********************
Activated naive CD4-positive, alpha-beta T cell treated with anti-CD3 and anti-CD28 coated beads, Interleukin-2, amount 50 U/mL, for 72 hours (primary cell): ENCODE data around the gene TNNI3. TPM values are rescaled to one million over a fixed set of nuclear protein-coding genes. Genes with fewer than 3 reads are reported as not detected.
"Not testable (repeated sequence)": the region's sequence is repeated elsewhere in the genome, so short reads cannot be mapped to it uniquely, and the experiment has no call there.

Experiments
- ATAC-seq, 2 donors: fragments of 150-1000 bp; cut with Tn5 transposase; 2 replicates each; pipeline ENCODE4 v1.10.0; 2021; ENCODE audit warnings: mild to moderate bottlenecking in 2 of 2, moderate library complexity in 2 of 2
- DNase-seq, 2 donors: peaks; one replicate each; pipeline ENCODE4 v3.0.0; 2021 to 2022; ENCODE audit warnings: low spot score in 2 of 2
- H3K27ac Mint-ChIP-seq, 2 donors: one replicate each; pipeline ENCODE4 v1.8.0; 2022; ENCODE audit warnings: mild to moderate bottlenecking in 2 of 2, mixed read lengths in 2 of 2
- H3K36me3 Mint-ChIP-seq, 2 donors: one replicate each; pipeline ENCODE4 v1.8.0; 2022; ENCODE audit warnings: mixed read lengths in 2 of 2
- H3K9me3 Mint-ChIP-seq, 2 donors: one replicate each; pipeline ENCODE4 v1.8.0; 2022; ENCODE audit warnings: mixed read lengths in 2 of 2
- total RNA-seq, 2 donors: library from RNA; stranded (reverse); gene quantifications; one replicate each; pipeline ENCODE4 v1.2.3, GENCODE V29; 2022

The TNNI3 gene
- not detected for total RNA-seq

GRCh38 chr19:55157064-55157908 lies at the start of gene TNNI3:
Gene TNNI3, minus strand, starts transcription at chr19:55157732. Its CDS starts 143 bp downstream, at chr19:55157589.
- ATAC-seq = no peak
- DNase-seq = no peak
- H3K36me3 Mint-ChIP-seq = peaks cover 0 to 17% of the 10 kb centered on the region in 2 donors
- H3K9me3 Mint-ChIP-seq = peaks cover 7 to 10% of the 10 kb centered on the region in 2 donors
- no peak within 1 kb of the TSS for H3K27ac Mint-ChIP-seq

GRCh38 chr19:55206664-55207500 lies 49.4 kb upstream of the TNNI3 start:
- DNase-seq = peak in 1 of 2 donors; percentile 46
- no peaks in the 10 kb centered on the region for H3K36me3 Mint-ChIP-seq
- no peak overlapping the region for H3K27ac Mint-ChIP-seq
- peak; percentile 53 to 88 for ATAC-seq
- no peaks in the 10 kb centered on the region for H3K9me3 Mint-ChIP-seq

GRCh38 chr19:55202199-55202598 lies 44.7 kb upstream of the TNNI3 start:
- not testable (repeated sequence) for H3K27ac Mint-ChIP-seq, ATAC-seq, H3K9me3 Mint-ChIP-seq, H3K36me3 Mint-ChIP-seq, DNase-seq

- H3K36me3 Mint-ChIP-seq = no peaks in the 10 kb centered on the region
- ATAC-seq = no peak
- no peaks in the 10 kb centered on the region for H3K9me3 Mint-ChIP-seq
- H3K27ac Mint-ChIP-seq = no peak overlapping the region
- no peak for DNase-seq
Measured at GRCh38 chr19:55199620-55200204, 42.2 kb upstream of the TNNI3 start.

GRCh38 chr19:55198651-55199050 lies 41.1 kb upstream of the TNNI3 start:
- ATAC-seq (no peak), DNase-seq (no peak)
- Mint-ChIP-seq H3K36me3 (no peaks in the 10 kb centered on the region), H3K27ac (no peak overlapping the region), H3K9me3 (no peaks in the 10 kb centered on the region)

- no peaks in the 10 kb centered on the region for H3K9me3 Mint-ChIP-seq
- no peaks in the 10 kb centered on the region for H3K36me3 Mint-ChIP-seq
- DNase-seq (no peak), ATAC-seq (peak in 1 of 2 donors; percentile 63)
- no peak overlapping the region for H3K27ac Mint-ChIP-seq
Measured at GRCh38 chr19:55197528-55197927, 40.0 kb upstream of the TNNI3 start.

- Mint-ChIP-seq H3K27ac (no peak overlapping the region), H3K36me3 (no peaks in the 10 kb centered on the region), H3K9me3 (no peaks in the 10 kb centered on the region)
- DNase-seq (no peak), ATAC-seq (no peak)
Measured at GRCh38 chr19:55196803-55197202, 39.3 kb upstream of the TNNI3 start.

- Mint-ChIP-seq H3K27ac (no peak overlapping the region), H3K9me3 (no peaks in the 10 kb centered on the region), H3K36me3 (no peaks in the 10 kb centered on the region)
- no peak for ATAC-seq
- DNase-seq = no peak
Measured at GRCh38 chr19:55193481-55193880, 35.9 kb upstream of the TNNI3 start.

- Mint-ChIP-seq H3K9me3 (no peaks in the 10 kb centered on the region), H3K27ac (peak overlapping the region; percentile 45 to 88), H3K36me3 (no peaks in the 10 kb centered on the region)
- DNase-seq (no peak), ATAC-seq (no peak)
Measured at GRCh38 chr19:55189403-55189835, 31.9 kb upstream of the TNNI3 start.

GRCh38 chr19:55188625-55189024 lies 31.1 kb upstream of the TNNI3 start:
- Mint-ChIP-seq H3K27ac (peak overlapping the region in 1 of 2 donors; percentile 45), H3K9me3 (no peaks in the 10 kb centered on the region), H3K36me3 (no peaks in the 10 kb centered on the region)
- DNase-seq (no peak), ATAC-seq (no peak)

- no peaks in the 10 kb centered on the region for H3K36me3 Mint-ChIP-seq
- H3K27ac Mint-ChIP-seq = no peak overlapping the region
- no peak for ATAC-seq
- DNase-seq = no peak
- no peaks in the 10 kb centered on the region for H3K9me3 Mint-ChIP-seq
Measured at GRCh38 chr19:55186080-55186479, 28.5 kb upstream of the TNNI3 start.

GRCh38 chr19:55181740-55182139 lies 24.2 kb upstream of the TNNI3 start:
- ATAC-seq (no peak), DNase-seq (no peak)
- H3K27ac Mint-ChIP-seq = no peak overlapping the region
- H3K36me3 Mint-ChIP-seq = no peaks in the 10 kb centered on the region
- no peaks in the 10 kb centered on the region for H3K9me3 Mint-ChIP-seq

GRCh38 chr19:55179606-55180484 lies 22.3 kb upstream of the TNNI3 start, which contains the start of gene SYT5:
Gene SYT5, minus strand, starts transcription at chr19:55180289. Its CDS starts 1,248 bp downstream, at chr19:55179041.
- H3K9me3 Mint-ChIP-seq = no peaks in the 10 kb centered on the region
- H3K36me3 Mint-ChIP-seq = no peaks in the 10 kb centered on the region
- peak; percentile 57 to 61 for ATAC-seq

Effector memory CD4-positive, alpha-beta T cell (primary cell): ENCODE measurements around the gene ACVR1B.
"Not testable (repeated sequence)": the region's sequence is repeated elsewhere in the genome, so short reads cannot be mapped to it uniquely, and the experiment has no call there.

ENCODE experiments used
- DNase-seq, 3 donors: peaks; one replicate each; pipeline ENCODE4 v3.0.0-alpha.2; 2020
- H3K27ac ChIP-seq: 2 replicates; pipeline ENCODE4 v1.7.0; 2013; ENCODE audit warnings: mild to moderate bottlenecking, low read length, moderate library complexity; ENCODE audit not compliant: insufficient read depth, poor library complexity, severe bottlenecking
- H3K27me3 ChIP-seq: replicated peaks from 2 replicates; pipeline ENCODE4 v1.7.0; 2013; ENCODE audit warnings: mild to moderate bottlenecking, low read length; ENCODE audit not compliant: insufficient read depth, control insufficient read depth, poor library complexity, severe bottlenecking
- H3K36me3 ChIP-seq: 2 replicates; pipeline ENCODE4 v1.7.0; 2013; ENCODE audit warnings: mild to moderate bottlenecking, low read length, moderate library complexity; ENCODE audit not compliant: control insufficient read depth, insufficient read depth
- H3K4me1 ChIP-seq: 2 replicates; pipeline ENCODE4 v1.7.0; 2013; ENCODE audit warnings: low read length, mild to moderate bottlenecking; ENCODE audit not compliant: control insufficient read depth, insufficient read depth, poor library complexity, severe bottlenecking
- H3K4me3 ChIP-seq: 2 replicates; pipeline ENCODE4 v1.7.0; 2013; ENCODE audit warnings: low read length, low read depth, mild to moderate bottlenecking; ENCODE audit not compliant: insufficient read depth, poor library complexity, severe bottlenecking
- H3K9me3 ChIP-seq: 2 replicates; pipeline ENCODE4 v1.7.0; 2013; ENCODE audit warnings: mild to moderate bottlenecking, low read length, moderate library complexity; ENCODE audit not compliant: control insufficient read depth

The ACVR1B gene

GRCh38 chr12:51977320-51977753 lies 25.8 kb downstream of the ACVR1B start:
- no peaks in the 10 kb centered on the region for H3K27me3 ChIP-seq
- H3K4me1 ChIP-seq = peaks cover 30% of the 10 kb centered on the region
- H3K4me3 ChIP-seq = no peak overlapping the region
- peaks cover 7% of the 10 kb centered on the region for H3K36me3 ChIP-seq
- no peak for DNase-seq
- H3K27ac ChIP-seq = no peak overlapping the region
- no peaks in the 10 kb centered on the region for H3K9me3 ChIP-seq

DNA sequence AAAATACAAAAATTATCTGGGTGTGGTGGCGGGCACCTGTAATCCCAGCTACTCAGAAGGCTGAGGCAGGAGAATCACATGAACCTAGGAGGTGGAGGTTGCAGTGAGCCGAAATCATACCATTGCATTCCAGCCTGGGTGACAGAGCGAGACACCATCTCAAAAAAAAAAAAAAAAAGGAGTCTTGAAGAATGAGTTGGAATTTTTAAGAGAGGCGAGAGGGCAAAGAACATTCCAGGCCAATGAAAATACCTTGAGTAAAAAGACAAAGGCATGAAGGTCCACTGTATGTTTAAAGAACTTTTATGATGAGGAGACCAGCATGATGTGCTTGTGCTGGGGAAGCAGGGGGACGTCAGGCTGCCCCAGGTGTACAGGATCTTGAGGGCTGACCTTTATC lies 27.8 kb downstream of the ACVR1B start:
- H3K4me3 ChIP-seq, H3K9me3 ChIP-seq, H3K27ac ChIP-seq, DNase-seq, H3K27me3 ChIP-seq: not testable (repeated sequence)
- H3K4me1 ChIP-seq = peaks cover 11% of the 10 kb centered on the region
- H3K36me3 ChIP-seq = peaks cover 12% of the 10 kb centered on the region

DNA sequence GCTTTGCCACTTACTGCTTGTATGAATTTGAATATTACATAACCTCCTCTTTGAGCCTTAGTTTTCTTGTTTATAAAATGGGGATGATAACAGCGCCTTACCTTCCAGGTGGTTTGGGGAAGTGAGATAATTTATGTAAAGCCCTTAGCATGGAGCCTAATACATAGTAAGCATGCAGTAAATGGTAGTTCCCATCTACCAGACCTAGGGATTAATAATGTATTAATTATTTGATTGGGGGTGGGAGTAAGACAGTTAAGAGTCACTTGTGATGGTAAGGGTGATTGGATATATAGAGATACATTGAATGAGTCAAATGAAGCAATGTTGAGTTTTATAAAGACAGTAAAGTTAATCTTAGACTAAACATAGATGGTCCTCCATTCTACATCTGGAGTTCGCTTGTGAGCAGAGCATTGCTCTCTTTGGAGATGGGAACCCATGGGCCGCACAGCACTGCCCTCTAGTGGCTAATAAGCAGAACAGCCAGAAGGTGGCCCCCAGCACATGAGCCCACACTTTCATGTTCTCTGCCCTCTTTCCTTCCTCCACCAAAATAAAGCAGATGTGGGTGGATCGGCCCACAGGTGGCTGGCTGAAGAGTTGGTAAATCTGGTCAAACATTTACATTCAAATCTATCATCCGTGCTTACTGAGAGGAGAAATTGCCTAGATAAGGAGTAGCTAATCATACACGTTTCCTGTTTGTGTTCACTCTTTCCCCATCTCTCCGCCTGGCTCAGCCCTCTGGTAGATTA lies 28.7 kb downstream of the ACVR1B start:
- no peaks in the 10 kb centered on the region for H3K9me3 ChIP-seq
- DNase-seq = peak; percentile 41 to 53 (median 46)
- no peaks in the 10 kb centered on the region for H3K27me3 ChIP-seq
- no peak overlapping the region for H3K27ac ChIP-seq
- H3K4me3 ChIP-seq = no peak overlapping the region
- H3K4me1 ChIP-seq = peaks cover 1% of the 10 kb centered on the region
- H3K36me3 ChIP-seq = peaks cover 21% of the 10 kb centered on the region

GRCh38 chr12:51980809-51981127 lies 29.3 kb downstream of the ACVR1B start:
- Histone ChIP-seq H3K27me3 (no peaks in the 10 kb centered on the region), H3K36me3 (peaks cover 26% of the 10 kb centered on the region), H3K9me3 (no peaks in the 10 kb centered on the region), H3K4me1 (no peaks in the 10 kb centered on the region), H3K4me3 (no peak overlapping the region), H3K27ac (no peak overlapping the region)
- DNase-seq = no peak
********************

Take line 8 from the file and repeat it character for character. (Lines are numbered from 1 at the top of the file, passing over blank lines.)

- H3K9me3 Mint-ChIP-seq, 2 donors: one replicate each; pipeline ENCODE4 v1.8.0; 2022; ENCODE audit warnings: mixed read lengths in 2 of 2